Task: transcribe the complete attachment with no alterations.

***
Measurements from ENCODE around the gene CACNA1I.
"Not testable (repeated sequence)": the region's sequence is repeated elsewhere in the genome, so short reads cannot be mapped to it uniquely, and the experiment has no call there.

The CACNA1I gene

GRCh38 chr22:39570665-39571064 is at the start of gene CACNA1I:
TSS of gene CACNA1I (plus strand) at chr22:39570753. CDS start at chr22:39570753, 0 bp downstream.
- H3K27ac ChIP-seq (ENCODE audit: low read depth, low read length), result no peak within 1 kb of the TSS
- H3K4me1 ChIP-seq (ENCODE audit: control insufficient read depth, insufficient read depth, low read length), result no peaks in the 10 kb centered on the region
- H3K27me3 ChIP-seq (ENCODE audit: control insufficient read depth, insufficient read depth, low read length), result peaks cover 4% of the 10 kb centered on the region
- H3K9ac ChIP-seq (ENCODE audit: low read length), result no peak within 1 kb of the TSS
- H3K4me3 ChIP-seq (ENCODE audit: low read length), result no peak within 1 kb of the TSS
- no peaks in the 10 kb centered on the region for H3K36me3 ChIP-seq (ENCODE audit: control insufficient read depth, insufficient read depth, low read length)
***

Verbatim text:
Measurements from ENCODE around the gene CACNA1I.
"Not testable (repeated sequence)": the region's sequence is repeated elsewhere in the genome, so short reads cannot be mapped to it uniquely, and the experiment has no call there.

The CACNA1I gene

GRCh38 chr22:39570665-39571064 is at the start of gene CACNA1I:
TSS of gene CACNA1I (plus strand) at chr22:39570753. CDS start at chr22:39570753, 0 bp downstream.
- H3K27ac ChIP-seq (ENCODE audit: low read depth, low read length), result no peak within 1 kb of the TSS
- H3K4me1 ChIP-seq (ENCODE audit: control insufficient read depth, insufficient read depth, low read length), result no peaks in the 10 kb centered on the region
- H3K27me3 ChIP-seq (ENCODE audit: control insufficient read depth, insufficient read depth, low read length), result peaks cover 4% of the 10 kb centered on the region
- H3K9ac ChIP-seq (ENCODE audit: low read length), result no peak within 1 kb of the TSS
- H3K4me3 ChIP-seq (ENCODE audit: low read length), result no peak within 1 kb of the TSS
- no peaks in the 10 kb centered on the region for H3K36me3 ChIP-seq (ENCODE audit: control insufficient read depth, insufficient read depth, low read length)